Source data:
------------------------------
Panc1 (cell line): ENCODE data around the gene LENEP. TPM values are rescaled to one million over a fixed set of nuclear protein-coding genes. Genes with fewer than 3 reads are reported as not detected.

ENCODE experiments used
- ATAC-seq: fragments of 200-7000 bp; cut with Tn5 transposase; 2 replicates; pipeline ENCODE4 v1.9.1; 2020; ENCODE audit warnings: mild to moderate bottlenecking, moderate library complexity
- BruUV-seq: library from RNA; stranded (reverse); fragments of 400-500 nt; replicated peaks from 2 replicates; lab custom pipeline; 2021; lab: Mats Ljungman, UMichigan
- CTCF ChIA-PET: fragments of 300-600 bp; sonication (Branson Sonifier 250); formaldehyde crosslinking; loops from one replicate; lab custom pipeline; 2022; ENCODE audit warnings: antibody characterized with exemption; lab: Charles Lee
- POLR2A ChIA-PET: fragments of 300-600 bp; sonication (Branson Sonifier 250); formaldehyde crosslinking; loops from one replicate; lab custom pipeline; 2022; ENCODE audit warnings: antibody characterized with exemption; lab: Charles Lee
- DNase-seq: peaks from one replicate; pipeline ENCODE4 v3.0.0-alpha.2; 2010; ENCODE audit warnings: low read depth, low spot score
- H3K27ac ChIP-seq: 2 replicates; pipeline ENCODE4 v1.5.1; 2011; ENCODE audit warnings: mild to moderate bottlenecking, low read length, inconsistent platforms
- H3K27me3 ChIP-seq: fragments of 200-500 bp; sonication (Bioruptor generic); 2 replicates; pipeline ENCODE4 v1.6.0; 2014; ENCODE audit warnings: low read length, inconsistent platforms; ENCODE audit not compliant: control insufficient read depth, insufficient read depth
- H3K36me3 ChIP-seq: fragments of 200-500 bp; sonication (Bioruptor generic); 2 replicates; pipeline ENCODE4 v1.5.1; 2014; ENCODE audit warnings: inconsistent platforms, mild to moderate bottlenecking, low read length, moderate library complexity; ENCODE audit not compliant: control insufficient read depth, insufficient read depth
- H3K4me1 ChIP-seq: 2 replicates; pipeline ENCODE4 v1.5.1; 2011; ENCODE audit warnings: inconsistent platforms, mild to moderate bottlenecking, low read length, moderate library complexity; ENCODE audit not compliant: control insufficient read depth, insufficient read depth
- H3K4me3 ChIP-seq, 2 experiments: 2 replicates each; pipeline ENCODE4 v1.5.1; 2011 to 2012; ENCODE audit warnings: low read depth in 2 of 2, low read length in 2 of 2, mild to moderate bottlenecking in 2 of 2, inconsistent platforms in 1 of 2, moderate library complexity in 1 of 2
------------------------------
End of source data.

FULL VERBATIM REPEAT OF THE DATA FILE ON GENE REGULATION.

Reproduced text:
Panc1 (cell line): ENCODE data around the gene LENEP. TPM values are rescaled to one million over a fixed set of nuclear protein-coding genes. Genes with fewer than 3 reads are reported as not detected.

ENCODE experiments used
- ATAC-seq: fragments of 200-7000 bp; cut with Tn5 transposase; 2 replicates; pipeline ENCODE4 v1.9.1; 2020; ENCODE audit warnings: mild to moderate bottlenecking, moderate library complexity
- BruUV-seq: library from RNA; stranded (reverse); fragments of 400-500 nt; replicated peaks from 2 replicates; lab custom pipeline; 2021; lab: Mats Ljungman, UMichigan
- CTCF ChIA-PET: fragments of 300-600 bp; sonication (Branson Sonifier 250); formaldehyde crosslinking; loops from one replicate; lab custom pipeline; 2022; ENCODE audit warnings: antibody characterized with exemption; lab: Charles Lee
- POLR2A ChIA-PET: fragments of 300-600 bp; sonication (Branson Sonifier 250); formaldehyde crosslinking; loops from one replicate; lab custom pipeline; 2022; ENCODE audit warnings: antibody characterized with exemption; lab: Charles Lee
- DNase-seq: peaks from one replicate; pipeline ENCODE4 v3.0.0-alpha.2; 2010; ENCODE audit warnings: low read depth, low spot score
- H3K27ac ChIP-seq: 2 replicates; pipeline ENCODE4 v1.5.1; 2011; ENCODE audit warnings: mild to moderate bottlenecking, low read length, inconsistent platforms
- H3K27me3 ChIP-seq: fragments of 200-500 bp; sonication (Bioruptor generic); 2 replicates; pipeline ENCODE4 v1.6.0; 2014; ENCODE audit warnings: low read length, inconsistent platforms; ENCODE audit not compliant: control insufficient read depth, insufficient read depth
- H3K36me3 ChIP-seq: fragments of 200-500 bp; sonication (Bioruptor generic); 2 replicates; pipeline ENCODE4 v1.5.1; 2014; ENCODE audit warnings: inconsistent platforms, mild to moderate bottlenecking, low read length, moderate library complexity; ENCODE audit not compliant: control insufficient read depth, insufficient read depth
- H3K4me1 ChIP-seq: 2 replicates; pipeline ENCODE4 v1.5.1; 2011; ENCODE audit warnings: inconsistent platforms, mild to moderate bottlenecking, low read length, moderate library complexity; ENCODE audit not compliant: control insufficient read depth, insufficient read depth
- H3K4me3 ChIP-seq, 2 experiments: 2 replicates each; pipeline ENCODE4 v1.5.1; 2011 to 2012; ENCODE audit warnings: low read depth in 2 of 2, low read length in 2 of 2, mild to moderate bottlenecking in 2 of 2, inconsistent platforms in 1 of 2, moderate library complexity in 1 of 2